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Bienenstich Cake (Bee Sting Cake)

Servings: Makes 2 (8-inch) cakes, 16 servings
Serve this classic German cake when you want to treat your family and friends to a time-honored European classic. Bienenstich Cake, or "bee sting cake" has a rich history. With origins in Germany, the cake is called "bee sting" as it is thought that a bee was attracted to the honey topping on the cake, and that the baker who invented the cake was stung. This cake is traditionally filled with custard and topped with honey-glazed sliced almonds.

This tender and buttery dough layered with a rich (though unconventional) vanilla pastry cream, and topped with sticky, sweet almonds is a fitting end to a light early summer dinner. Or enjoy a sliver with your afternoon coffee or tea.

2 1/4 cups unbleached all-purpose flour
1/4 cup (1/2 stick/2 oz./56g) butter
2 tablespoons granulated sugar
1 1/2 teaspoons instant yeast
3/4 teaspoon salt
2 large eggs
1/4 cup water

6 tablespoons (3/4 stick/3 oz./84g) butter
1/3 cup granulated sugar
3 tablespoons honey
2 tablespoons heavy cream
1 1/2 cups sliced almonds

2 teaspoons unflavored gelatin (about 2/3 of a packet, or 3 to 4 sheets)
2 tablespoons water
1 cup heavy cream, whipped to very soft peaks
1 (3-ounce) package instant vanilla pudding mix
1 1/2 cups milk
1 teaspoon vanilla extract

Manual/Mixer Method:
Combine all of the dough ingredients in a medium-sized mixing bowl, stirring until the mixture becomes cohesive. Transfer the dough to a lightly oiled or lightly floured work surface, and knead it for 5 to 8 minutes, until it is smooth OR knead it in an electric mixer, using the dough hook, for 4 to 7 minutes at medium speed. Place the dough in a lightly oiled bowl, turn to grease all sides, cover the bowl with a proof cover or plastic wrap, and let it rise for 60 minutes, until it is puffy.

Bread Machine Method:
Place all of the dough ingredients into the pan of your bread machine in the order recommended by the manufacturer (usually, liquids first, yeast last). Program the machine for dough or manual, and press Start. After about 10 minutes of kneading, check the dough’s consistency; it should be fairly smooth, slightly sticky, not dry and "gnarly." Adjust its consistency with additional flour or water, if necessary, and allow the machine to complete its cycle.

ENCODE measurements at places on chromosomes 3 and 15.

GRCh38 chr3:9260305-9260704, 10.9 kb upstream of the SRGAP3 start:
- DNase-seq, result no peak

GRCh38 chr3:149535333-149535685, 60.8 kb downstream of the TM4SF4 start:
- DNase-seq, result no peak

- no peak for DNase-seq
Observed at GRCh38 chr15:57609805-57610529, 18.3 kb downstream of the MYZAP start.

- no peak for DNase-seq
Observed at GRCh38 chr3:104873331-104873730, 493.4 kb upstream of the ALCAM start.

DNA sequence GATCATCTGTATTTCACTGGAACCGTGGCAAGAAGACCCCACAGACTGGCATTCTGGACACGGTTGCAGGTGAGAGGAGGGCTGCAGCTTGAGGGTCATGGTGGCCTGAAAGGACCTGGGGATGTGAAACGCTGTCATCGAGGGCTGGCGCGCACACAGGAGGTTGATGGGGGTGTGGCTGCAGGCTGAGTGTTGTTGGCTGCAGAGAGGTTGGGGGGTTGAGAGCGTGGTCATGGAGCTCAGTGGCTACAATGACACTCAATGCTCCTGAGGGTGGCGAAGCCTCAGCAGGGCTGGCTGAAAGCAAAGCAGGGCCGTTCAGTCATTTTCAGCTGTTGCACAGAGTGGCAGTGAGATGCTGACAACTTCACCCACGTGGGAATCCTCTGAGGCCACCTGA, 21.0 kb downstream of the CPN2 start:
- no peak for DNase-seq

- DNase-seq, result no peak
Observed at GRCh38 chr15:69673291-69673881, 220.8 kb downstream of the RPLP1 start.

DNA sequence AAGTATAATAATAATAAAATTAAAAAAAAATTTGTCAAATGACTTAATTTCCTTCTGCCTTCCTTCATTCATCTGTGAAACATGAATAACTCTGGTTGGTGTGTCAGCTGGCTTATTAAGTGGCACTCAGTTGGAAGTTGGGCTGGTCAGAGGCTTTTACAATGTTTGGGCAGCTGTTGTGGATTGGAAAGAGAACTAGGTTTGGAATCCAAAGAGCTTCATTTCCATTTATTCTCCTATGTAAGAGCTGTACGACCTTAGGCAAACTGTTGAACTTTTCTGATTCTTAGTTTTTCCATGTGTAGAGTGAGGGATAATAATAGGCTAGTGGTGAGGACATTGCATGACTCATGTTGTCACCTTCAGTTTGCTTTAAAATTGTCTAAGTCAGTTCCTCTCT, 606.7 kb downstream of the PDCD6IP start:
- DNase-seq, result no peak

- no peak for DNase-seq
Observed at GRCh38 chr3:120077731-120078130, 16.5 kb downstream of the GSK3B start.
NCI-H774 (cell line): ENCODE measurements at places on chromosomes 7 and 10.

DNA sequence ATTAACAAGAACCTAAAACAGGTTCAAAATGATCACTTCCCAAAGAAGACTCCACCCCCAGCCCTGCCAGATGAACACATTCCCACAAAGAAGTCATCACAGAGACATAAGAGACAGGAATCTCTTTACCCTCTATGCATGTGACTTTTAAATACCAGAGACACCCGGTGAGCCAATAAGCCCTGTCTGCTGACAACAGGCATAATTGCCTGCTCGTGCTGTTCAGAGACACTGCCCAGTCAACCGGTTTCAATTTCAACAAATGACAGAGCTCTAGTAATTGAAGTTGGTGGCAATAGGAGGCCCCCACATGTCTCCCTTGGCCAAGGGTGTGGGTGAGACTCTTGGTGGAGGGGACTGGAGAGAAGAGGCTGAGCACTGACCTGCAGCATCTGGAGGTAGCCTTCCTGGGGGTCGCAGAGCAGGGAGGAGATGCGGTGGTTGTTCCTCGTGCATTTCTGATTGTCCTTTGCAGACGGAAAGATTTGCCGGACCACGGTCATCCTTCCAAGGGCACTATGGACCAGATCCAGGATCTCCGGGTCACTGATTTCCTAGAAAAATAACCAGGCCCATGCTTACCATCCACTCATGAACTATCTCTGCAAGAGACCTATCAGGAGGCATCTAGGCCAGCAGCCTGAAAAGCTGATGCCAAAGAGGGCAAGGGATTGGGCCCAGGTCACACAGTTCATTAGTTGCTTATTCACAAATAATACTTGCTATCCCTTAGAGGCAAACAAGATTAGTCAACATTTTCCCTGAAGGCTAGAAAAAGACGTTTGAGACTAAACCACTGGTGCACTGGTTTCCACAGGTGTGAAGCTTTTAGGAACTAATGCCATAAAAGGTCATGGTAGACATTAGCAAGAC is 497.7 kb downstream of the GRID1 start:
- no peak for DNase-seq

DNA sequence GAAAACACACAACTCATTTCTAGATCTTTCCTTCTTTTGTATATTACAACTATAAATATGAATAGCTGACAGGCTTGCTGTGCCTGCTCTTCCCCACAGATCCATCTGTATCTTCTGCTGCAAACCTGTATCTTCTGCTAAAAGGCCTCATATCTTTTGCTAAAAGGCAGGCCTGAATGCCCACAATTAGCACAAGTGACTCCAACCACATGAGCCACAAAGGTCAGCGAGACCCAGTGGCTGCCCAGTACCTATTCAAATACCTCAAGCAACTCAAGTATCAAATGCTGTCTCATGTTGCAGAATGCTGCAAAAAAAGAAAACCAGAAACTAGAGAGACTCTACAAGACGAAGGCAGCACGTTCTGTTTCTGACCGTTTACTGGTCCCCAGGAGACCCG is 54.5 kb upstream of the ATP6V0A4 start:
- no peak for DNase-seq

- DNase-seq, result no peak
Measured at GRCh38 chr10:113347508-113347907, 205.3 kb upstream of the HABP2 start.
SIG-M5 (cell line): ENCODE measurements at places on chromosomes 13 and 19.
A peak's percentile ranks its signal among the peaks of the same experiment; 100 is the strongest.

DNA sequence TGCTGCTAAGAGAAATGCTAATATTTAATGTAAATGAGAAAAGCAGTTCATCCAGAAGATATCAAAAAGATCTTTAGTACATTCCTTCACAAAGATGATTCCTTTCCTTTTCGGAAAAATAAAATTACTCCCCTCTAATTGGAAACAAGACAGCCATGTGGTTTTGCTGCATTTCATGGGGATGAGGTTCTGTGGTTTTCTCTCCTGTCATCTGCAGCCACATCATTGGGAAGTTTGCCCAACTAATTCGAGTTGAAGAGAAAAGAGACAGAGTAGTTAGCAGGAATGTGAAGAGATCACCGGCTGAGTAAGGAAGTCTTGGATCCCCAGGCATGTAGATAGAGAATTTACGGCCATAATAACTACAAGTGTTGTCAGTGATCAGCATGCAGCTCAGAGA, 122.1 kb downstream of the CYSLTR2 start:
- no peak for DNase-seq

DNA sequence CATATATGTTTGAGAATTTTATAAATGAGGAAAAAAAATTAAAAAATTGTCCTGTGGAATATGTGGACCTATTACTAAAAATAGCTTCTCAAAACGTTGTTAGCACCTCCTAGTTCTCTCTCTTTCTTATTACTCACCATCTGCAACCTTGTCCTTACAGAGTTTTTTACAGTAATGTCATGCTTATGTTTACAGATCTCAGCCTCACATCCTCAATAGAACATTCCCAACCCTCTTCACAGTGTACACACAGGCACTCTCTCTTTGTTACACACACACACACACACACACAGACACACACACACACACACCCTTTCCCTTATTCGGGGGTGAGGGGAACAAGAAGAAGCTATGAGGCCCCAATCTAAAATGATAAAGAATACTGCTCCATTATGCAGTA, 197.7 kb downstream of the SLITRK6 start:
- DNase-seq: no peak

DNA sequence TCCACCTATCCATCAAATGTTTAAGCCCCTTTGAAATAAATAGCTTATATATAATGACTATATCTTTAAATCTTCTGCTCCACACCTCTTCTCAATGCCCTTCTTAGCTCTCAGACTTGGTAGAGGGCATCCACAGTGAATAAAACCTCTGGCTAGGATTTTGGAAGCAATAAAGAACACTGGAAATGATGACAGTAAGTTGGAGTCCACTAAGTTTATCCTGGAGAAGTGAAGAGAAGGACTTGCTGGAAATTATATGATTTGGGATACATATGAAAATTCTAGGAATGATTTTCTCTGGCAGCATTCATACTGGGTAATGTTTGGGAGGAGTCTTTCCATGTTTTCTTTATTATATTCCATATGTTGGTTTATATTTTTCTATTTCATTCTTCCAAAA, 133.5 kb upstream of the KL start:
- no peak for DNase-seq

Transfer the dough to a lightly oiled work surface, fold it over to expel any excess gas, then divide it in half. Roll each piece into a ball, then pat and stretch each ball into an 8-inch circle. Place the circles into two lightly greased 8-inch cake pans; don’t worry if the dough shrinks away from the edges of the pans. Allow it to rise/rest for 30 minutes-the gluten will relax, making the dough easier to work with-then gently stretch and pat it to reach the edge. Make the topping while the dough is rising.

Melt the butter in a small saucepan set over medium heat. Add the sugar, honey and cream. Bring the mixture to a boil, and boil it for 3 to 5 minutes, until it’s taken on a very light gold color. Stir in the sliced almonds, let cool slightly, then spread over the dough in the pans.

Bake the Bienenstich in a preheated 350°F/180°C oven for 25 to 28 minutes, until the edges are golden brown and the topping is bubbling. Remove it from the oven, and cool in the pan for 30 minutes, to allow the topping to firm up. Run a knife around the edges of the pans to loosen any stuck-on dough, and flip each cake over onto a plate, then flip back onto a rack so the almond topping is up. Cool completely before filling.

Carefully split each of the cakes in half horizontally, so that you have four thin, round cakes. This is best done using a serrated knife; cut slowly and check as you go to make sure you’re staying on a straight line. Set the cakes aside.

Soften the gelatin in the 2 tablespoons water, then heat the mixture (in a microwave set on low, or over low heat in a saucepan) until the gelatin has melted and the mixture is clear. Let it cool slightly.

Fold a bit of the whipped cream into the gelatin, then fold that back into the remaining whipped cream.

Mix the instant pudding with the milk and vanilla, stirring for 2 minutes as the box directs. Immediately fold the whipped cream/gelatin mixture into the pudding (the pudding will begin to set up, so work quickly). Use this faux pastry cream to fill the cakes. Serve immediately, or refrigerate until you’re ready to serve.

Makes 2 (8-inch) cakes,16 servings.

Note: We really like this method of making pastry cream; both the ease of preparation, and the delicious final product. The whipped cream makes the filling very rich, while the gelatin stabilizes it, so it’ll stay firm (and not "weep") in your pastry for days, if necessary. When we’re in a hurry, and know we’re making a pastry that doesn’t have to keep for a long time, we simply prepare instant vanilla pudding mix using heavy cream instead of milk, spiking it with an extra shot (a teaspoon or two) of vanilla extract. Either of these two methods produces a filling that’s wonderful for cream puffs, éclairs, napoleons (if you ever make those at home), cakes, or other filled confections.

Source: Recipe adapted from King Arthur Flour
Date: May 7, 2006